Monday, September 15, 2008

Voyage of the Dawn Treader, 56 years old

On this day - September 15 - in 1952, The Voyage of the Dawn Treader was first published. The third published volume in the Chronicles of Narnia series, this will also be the third film released by Walden Media, currently scheduled for May 2010.

The book introduces the interesting character of Eustace Clarence Scrubb, cousin to the Pevensie children. Eustace is sort of the new Edmund - what Edmund used to be like, at any rate.

Lewis once described the main theme of Dawn Treader as having to do with the "spiritual life," especially in the character of the mouse Reepicheep.

The book also contains a fairly clear reference to Christianity near the end. It will be interesting to see how this turns out on film.


Adam D said...

looking forward to this movie, especially to see how a new director handles the material. Lewis' Narnia books were so important in my formative years (having read the books literally a dozen times apiece in elementary school) and much of Lewis' other works (essay and fiction) have been so important in my adult life as well, that the adaptation of these books to the big screen was quite exciting. Alas, in too many important respects, Adamson blew it with #1 and I'm waiting on #2 to come to dvd but find descriptions of his approach disheartening. Steven Greydanus ( expresses sentiments identical to my own and more eloquently and concisely than I probably could.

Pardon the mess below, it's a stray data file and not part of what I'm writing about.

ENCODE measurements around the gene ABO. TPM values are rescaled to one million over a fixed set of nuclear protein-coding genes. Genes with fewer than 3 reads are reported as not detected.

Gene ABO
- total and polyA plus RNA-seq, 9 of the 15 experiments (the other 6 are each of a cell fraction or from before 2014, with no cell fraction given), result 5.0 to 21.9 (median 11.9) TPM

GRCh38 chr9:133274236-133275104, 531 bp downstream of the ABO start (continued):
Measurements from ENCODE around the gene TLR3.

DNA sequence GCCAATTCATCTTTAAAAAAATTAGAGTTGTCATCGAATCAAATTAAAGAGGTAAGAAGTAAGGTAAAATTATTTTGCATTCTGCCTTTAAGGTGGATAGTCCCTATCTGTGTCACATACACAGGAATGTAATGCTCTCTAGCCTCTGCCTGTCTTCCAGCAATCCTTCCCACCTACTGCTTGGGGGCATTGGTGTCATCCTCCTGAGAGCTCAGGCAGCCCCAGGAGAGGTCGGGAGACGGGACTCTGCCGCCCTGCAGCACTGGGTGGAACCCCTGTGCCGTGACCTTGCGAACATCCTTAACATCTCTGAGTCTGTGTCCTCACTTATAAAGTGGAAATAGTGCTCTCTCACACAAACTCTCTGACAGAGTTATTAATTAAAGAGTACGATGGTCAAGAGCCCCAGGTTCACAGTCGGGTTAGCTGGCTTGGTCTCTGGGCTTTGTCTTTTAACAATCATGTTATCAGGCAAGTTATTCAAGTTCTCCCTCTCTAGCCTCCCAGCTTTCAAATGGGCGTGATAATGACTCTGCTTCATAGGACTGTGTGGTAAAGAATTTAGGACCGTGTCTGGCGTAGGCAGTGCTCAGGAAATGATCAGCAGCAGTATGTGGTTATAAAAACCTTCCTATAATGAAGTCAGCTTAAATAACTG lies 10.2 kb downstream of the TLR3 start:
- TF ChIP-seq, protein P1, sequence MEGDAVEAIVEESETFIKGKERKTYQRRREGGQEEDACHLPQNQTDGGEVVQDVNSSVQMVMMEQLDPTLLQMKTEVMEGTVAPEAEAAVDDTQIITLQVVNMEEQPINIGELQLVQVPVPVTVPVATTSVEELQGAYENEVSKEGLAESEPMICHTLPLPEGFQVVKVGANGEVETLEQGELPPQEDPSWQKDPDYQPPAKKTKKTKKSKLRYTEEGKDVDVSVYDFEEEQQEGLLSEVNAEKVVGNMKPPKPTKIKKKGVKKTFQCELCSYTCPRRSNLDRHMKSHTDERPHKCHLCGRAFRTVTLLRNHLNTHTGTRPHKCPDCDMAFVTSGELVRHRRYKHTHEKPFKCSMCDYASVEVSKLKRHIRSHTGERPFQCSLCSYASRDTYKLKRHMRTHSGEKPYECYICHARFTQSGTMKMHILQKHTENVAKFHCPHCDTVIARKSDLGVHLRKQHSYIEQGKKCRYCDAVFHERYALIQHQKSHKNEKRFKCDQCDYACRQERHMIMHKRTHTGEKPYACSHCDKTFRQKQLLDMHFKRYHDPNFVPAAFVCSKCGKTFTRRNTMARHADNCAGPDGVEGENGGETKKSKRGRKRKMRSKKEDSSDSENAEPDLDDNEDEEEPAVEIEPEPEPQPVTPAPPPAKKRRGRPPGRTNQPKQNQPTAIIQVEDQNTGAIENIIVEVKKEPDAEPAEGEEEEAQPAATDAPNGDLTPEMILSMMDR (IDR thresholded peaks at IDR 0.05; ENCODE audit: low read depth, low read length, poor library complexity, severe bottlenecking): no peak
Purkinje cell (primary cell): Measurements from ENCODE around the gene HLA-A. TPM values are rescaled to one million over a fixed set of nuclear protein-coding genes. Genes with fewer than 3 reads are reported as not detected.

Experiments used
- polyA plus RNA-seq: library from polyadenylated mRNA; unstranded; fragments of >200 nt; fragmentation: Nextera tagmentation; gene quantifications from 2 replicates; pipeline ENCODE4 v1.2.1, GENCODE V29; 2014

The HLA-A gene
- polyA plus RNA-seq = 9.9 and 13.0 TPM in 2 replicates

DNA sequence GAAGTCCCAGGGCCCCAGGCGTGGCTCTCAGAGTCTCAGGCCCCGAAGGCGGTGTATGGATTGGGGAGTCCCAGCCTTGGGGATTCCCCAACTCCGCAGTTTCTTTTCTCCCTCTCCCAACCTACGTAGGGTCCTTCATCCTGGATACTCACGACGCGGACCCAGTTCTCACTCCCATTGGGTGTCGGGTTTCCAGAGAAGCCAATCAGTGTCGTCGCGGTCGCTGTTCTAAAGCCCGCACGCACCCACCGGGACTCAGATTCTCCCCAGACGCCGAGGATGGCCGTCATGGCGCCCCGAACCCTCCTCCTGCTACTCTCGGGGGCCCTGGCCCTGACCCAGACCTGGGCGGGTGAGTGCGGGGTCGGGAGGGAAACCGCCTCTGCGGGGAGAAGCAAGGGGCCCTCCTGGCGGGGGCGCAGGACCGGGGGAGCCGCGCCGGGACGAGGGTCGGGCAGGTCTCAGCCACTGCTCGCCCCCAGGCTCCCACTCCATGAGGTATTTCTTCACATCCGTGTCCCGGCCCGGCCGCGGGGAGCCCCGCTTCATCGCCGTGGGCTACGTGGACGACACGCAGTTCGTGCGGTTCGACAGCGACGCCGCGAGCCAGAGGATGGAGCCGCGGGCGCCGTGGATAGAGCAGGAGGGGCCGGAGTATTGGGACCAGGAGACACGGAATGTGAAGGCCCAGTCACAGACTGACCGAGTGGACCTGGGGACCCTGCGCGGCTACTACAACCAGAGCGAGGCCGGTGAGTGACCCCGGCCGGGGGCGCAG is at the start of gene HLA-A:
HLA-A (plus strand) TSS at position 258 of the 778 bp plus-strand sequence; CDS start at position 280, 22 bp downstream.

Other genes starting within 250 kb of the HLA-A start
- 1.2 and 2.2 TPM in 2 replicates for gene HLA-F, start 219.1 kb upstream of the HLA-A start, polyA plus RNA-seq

curious to know your thoughts on the first couple films, if you've seen them.

Robert Velarde said...

Adam, thanks for the comments. I too have read the Narnia books multiple times over the course of many years. I always find them delightful and challenging in new ways. Incidentally, my book The Heart of Narnia remains the only one to cover all seven Narnia books from the perspective of the ethics of the series.

I was not too impressed with the adaptation of Prince Caspian to the big screen, but enjoyed it overall nonetheless. See my short review/comments on that film in my post, "Caspian: Visual Feast, Story Suffers."

The adaptation of The Lion, the Witch, and the Wardrobe was better at least in the sense of being truer to the original source material, but it lacked the numinous awe and wonder that Lewis so carefully crafts in the book, particularly in his building up of Aslan - a literary technique, by the way, that is ruined for those who read The Magician's Nephew first. Don't read that book first!

Any book that is made into a motion picture is essentially being adapted from a couple of hundred pages to ninety minutes of a largely visual and auditory medium. Given such a scenario, coupled with audience expectations of what a "fantasy" film should be, there's always going to be some compromises in adapting books to screens. For those who love the books, no film will satisfy completely, but it may provide glimpses of what we may have had in mind now and then.

I've had many people suggest that my book Conversations with C.S. Lewis should be made into a film, including Lewis scholar Peter Kreeft who endorsed my book. Whenever I hear this remark, I simultaneously cringe and am elated at the prospect. There's potential, but there's also potential disaster. This applies, I think, to any book-to-movie process.

The Narnia films are helpful in at least creating greater awareness in a mainstream medium of the works of C.S. Lewis.